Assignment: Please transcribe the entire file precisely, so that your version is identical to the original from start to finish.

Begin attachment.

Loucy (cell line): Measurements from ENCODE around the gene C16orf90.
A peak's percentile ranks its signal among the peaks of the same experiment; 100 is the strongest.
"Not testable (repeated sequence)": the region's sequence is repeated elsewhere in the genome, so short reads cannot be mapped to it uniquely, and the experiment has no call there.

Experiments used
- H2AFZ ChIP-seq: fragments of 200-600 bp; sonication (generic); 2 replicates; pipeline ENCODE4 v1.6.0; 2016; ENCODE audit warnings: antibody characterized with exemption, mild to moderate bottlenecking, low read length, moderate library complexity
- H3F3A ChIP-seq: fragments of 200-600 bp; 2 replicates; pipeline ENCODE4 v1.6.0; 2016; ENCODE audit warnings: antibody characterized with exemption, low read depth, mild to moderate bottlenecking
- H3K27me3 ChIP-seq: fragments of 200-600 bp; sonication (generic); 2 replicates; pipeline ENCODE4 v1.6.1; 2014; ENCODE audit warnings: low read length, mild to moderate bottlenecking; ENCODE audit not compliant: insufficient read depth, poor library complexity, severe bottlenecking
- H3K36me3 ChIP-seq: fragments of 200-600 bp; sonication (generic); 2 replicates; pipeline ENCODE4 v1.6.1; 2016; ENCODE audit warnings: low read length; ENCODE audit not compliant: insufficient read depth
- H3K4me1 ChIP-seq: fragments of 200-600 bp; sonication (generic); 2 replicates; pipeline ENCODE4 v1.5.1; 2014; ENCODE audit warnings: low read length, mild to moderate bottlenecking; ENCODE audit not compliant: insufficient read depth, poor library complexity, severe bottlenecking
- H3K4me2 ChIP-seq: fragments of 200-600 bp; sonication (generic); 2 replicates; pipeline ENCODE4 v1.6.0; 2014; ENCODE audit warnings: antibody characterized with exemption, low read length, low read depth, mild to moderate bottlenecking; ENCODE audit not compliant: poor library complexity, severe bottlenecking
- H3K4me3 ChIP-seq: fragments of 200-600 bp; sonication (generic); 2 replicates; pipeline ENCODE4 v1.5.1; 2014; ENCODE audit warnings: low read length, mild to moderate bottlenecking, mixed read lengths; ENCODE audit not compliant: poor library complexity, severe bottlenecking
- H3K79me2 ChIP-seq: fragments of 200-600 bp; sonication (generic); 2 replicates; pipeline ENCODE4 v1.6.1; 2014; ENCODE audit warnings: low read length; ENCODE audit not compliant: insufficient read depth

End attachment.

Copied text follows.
Loucy (cell line): Measurements from ENCODE around the gene C16orf90.
A peak's percentile ranks its signal among the peaks of the same experiment; 100 is the strongest.
"Not testable (repeated sequence)": the region's sequence is repeated elsewhere in the genome, so short reads cannot be mapped to it uniquely, and the experiment has no call there.

Experiments used
- H2AFZ ChIP-seq: fragments of 200-600 bp; sonication (generic); 2 replicates; pipeline ENCODE4 v1.6.0; 2016; ENCODE audit warnings: antibody characterized with exemption, mild to moderate bottlenecking, low read length, moderate library complexity
- H3F3A ChIP-seq: fragments of 200-600 bp; 2 replicates; pipeline ENCODE4 v1.6.0; 2016; ENCODE audit warnings: antibody characterized with exemption, low read depth, mild to moderate bottlenecking
- H3K27me3 ChIP-seq: fragments of 200-600 bp; sonication (generic); 2 replicates; pipeline ENCODE4 v1.6.1; 2014; ENCODE audit warnings: low read length, mild to moderate bottlenecking; ENCODE audit not compliant: insufficient read depth, poor library complexity, severe bottlenecking
- H3K36me3 ChIP-seq: fragments of 200-600 bp; sonication (generic); 2 replicates; pipeline ENCODE4 v1.6.1; 2016; ENCODE audit warnings: low read length; ENCODE audit not compliant: insufficient read depth
- H3K4me1 ChIP-seq: fragments of 200-600 bp; sonication (generic); 2 replicates; pipeline ENCODE4 v1.5.1; 2014; ENCODE audit warnings: low read length, mild to moderate bottlenecking; ENCODE audit not compliant: insufficient read depth, poor library complexity, severe bottlenecking
- H3K4me2 ChIP-seq: fragments of 200-600 bp; sonication (generic); 2 replicates; pipeline ENCODE4 v1.6.0; 2014; ENCODE audit warnings: antibody characterized with exemption, low read length, low read depth, mild to moderate bottlenecking; ENCODE audit not compliant: poor library complexity, severe bottlenecking
- H3K4me3 ChIP-seq: fragments of 200-600 bp; sonication (generic); 2 replicates; pipeline ENCODE4 v1.5.1; 2014; ENCODE audit warnings: low read length, mild to moderate bottlenecking, mixed read lengths; ENCODE audit not compliant: poor library complexity, severe bottlenecking
- H3K79me2 ChIP-seq: fragments of 200-600 bp; sonication (generic); 2 replicates; pipeline ENCODE4 v1.6.1; 2014; ENCODE audit warnings: low read length; ENCODE audit not compliant: insufficient read depth